SORS: Several stories about tripeptides: basic components for modeling flexible protein structures

Date: 17/Jan/2020 Time: 12:00


Sala d'actes de la FiB (Campus Nord)

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Abstract: From a mechanical point of view, fragments of three consecutive amino acid residues (called tripeptides hereafter) are very interesting elements of polypeptide chains. Indeed, if we consider the bond torsion angles as the main degrees of freedom, the 6 angles in a tripeptide (3 pairs of phi-psi angles, neglecting the variation of omega angles) are the minimal number allowing full relative mobility of the two ends of the chain. Besides, using techniques originating from robotics, the angle values corresponding to a given pose of the two ends the can be obtained very efficiently. This property has been exploited over decades within conformational sampling methods applied to cyclic peptides or protein loops. It can also be used to enhance conformational sampling of globular proteins using Monte Carlo methods, or to conceive sophisticated algorithms for modeling large-amplitude conformational transitions. In the first part of my presentation, I will briefly talk about all these applications.

Tripeptides are also interesting elements from a structural point of view. They are minimalistic fragments capturing local, sequence-dependent structural preferences of proteins. To encode and to analyze these structural properties, we have constructed an exhaustive database to tripeptide conformations extracted from experimentally-determined high-resolution protein structures. In the second part of the talk, I will show how this database can be used to construct realistic models of intrinsically disordered proteins (IDPs) and to predict the propensity of some regions to form secondary structure elements.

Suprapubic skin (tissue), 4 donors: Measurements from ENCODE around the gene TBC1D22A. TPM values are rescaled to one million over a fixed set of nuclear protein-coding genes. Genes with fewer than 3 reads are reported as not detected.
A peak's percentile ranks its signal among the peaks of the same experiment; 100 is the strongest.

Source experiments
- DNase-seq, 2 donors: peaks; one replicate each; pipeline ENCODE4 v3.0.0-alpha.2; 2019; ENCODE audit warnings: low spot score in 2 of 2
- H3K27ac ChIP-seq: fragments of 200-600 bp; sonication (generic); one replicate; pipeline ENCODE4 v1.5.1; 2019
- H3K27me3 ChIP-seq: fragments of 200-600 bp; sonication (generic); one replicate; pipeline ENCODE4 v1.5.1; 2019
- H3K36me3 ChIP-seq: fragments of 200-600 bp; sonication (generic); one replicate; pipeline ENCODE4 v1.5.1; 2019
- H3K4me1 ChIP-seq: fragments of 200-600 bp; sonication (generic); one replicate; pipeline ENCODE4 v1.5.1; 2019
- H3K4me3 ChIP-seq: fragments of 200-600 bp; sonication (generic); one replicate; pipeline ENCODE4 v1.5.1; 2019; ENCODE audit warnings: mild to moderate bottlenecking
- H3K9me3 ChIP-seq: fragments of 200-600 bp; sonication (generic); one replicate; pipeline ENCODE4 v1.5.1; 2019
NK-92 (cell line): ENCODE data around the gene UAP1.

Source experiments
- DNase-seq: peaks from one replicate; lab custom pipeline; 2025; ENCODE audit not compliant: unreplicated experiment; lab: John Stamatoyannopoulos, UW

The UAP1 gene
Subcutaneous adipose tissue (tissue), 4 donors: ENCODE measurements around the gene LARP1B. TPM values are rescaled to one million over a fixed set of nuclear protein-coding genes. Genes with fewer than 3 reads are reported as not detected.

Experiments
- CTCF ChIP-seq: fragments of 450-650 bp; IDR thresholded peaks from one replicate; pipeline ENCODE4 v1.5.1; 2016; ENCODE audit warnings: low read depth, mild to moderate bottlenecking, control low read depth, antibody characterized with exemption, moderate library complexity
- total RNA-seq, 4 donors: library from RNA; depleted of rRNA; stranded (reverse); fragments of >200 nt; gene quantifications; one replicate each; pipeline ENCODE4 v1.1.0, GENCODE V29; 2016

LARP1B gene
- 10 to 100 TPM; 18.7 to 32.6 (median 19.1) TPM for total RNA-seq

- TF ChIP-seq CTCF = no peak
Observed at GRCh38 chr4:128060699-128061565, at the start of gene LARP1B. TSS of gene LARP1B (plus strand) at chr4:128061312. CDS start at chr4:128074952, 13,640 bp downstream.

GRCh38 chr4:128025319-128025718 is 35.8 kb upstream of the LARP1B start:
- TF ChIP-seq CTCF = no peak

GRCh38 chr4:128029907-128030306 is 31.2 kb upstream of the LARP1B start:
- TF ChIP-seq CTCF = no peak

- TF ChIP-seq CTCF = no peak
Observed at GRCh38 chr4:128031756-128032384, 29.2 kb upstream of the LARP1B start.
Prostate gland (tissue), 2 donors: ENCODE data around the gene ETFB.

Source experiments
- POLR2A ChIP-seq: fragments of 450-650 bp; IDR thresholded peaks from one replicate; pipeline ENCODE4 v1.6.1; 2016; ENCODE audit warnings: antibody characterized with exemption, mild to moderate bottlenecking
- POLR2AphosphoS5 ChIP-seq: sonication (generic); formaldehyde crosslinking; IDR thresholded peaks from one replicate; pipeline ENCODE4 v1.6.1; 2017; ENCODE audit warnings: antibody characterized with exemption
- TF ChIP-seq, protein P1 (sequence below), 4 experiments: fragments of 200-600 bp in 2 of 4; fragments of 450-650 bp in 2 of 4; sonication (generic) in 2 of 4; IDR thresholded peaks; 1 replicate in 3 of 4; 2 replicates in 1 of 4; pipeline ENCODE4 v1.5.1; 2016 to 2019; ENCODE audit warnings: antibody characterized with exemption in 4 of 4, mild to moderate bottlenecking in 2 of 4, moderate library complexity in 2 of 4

Short bio: Juan Cortés received the engineering degree in control and robotics from the Universidad de Zaragoza (Spain) in 2000. In 2003, he received the Ph.D. degree in automated systems/robotics from the Institut National Polytechnique de Toulouse (France). In 2004, he made a postdoctoral stay in the Biotechnology, Biocatalysis and Bioregulation Unit (CNRS-Université de Nantes), before being hired as a permanent CNRS researcher at LAAS (Toulouse, France). In 2009, he was visiting professor at the Universitat Politècnica de Catalunya (Spain). He obtained the “Habilitation à diriger les recherches” (HDR) in 2014, and the CNRS Research Director position in 2015.

His research interest is mainly focused on the development of algorithms for computing and analyzing the motion of complex systems. Applications of these algorithms go beyond robotics. Indeed, is one of the worldwide leaders on the development of novel approaches in computational structural biology based on algorithms originating form robotics and artificial intelligence. During the last 15 years, he has conducted fruitful interdisciplinary research in this area in collaboration with biochemists, biologists, and biophysicists.

He has participated in numerous European and national projects, being coordinator or work-package leader in several of them. Between 2009 and 2015, he was co-chair of the IEEE-RAS TC on Algorithms for Planning and Control of Robot Motion. He has participated in the organization of several international workshops, and he coordinates the winter schools Algorithms in Structural Bioinformatics (AlgoSB) since 2012.


Juan Cortés, Researcher at LAAS-CNRS, Toulouse, France